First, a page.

CFOs in the Board Room

In case you missed it, published an article summarizing panel comments on who should be in the Board Room. Yes, the consensus by retired-CFOs is that Chief Financial Officers must be a part of the conversation.

If you’re interested, I have a few thoughts from, of course, a career perspective …

— CFOs make GREAT additions to Boards and if you are interested in those positions, Board membership can certainly enhance your resume and differentiate you from the competition. 

— The panel was mixed on how Board positions are filled, but the top 2 ways are networking and recruiters. 

Regardless of whether you are seeking a Board position or not, networking and building relationships with recruiters are a key part of proactively managing a career. Networking only when you “need” to networking is self-serving and often unproductive.

And remember the new definition of networking … who knows about you! Who you know is important. Who knows about you is even more important! Raise your visibility internally and externally.

— Move away from finance speak. This not only applies to the Board room but to interviewing. It’s not the technicals that win the job … it’s the fact that you are a strategic problem solver and can clearly articulate your value proposition. What are you selling that a company is willing to pay to get.

— Collaboration, communication, and confidence. Whether you are part of Board conversations through your CFO role, serving as a Board member, or merely positioning yourself for that next career move … these three soft skills are a critical part of your arsenal.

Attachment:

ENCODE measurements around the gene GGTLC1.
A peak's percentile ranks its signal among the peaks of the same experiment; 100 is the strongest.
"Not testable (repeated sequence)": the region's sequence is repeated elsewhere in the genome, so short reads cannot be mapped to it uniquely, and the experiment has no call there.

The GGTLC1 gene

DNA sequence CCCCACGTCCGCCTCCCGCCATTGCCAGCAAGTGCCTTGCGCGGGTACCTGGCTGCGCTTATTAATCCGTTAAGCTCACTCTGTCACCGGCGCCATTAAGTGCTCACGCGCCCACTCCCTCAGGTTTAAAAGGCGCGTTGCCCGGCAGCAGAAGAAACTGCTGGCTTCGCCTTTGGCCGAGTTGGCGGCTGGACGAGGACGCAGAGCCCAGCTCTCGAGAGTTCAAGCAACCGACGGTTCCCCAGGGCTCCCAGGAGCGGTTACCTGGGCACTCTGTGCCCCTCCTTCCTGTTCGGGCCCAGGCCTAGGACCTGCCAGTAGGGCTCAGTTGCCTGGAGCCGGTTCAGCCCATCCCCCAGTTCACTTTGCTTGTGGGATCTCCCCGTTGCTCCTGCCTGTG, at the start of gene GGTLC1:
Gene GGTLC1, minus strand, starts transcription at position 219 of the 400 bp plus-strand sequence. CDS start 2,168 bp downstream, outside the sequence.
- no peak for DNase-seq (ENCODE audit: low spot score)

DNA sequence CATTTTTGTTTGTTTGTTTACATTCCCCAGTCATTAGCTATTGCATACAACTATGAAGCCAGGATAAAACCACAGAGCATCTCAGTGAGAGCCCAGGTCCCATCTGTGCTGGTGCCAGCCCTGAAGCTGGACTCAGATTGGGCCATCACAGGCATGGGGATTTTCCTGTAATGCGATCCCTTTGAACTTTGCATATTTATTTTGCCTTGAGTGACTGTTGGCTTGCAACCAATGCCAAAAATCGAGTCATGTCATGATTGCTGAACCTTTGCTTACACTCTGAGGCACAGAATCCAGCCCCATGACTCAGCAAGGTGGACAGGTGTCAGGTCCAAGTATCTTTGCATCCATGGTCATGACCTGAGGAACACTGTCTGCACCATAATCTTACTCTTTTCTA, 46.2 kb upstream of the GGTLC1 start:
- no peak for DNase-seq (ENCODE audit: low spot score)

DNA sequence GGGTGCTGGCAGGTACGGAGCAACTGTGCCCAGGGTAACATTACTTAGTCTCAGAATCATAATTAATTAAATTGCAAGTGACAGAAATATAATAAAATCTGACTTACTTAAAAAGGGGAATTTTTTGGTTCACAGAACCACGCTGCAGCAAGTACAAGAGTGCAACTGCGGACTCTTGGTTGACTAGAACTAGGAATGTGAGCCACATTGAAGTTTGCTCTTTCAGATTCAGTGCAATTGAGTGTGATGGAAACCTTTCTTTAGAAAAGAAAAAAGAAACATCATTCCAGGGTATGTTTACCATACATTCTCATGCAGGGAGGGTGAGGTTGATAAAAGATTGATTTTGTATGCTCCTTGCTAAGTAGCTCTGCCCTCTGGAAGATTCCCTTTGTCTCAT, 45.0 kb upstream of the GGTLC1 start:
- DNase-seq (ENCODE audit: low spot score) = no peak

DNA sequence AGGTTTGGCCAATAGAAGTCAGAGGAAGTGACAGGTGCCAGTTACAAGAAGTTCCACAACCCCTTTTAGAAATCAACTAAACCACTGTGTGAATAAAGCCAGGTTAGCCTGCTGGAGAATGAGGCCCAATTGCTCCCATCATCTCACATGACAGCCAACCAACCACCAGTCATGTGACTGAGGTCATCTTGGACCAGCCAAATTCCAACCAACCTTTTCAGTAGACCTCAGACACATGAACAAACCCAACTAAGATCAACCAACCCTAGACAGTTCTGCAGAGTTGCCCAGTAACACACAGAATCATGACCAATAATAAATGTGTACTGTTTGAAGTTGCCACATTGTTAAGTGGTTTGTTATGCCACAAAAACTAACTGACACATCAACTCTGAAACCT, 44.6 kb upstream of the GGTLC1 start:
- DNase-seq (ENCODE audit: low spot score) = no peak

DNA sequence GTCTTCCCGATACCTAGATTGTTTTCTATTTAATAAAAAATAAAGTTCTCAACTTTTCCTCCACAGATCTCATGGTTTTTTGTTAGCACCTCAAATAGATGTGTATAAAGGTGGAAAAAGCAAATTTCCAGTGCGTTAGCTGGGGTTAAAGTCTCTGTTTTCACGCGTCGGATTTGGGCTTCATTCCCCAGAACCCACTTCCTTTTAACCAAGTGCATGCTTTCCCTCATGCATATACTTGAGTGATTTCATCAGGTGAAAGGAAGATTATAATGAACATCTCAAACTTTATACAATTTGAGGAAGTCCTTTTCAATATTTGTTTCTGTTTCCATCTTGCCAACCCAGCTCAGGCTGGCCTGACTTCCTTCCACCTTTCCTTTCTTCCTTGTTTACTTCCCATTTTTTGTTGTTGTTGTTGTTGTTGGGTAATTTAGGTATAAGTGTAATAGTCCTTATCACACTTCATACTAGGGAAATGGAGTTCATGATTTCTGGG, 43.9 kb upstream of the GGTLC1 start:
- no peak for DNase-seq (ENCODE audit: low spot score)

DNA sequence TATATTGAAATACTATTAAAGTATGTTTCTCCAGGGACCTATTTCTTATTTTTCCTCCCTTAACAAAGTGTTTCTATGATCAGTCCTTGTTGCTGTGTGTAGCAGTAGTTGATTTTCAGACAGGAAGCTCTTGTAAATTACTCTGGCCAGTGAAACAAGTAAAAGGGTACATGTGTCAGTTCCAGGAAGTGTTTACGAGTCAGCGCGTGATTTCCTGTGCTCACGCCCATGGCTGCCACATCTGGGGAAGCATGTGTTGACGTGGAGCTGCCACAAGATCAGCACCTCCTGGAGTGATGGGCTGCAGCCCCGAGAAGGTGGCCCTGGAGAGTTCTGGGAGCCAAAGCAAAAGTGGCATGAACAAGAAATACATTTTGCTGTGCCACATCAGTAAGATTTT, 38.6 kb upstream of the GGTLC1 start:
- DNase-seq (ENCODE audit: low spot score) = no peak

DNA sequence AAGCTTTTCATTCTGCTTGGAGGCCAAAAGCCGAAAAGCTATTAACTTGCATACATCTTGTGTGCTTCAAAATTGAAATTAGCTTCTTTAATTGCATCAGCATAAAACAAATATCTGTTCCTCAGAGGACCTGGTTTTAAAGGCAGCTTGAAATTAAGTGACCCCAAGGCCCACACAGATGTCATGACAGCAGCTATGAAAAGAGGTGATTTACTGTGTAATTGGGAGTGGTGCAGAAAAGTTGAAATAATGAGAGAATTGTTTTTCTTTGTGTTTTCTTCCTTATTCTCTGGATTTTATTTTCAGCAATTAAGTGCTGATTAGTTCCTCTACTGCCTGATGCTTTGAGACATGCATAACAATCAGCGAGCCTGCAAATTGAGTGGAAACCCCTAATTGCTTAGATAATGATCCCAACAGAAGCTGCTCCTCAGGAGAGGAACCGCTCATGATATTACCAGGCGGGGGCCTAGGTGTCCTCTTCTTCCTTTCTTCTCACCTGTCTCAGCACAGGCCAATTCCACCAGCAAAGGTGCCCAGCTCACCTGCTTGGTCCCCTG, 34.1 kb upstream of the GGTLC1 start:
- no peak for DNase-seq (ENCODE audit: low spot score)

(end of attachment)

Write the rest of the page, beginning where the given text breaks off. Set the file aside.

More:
Your finance acumen will only take you so far. Then leadership, vision, strategy all come into play. If no one is following, you’re not leading. Leaders are great communicators who inspire confidence and foster a collaborative environment.

The Secret Weapon for CFOs is the Intangible

One of the discussions by the recruiter panel at the CFO Rising conference was around the intangibles of being a Chief Financial Officer. Intangibles … as in presence. It won’t matter how great your finance acumen, skill sets, and deliverables are if you can’t, or don’t, communicate it compellingly. You won’t be able to sell it. If you don’t believe your greatness, no one else will buy it either. 

In addition to the solid finance skill set, operational contributions, and perhaps even the CPA and MBA designations, strategic CFOs who desire a seat at the executive table must bring personal presence, charisma, and the ability to inspire confidence. This is NOT an extrovert / introvert issue. It IS about having confidence combined with stellar communication skills. 

If you’ve been the catalyst that has led transformative initiatives, how are you talking about the problems you solved along the way?

If you’ve been a game changer that has led to growth, what’s the behind-the-scenes story that looks at the challenges and issues you waded through to deliver the growth?

If candidates can’t articulate these compelling stories with confidence, the stories will fall flat. 

Digging deep to uncover a compelling value proposition is hard work. However, as in most things, the hard work inspires confidence and confidence leads to self-belief. When you believe in yourself and your ability to do great things based on a solid record of contribution, you can sell it and companies will buy it. 

CFOs typically call me for the tangible … a resume. What they get is the intangible … a clear, compelling, and authentic value proposition that they can say, believe, and sell.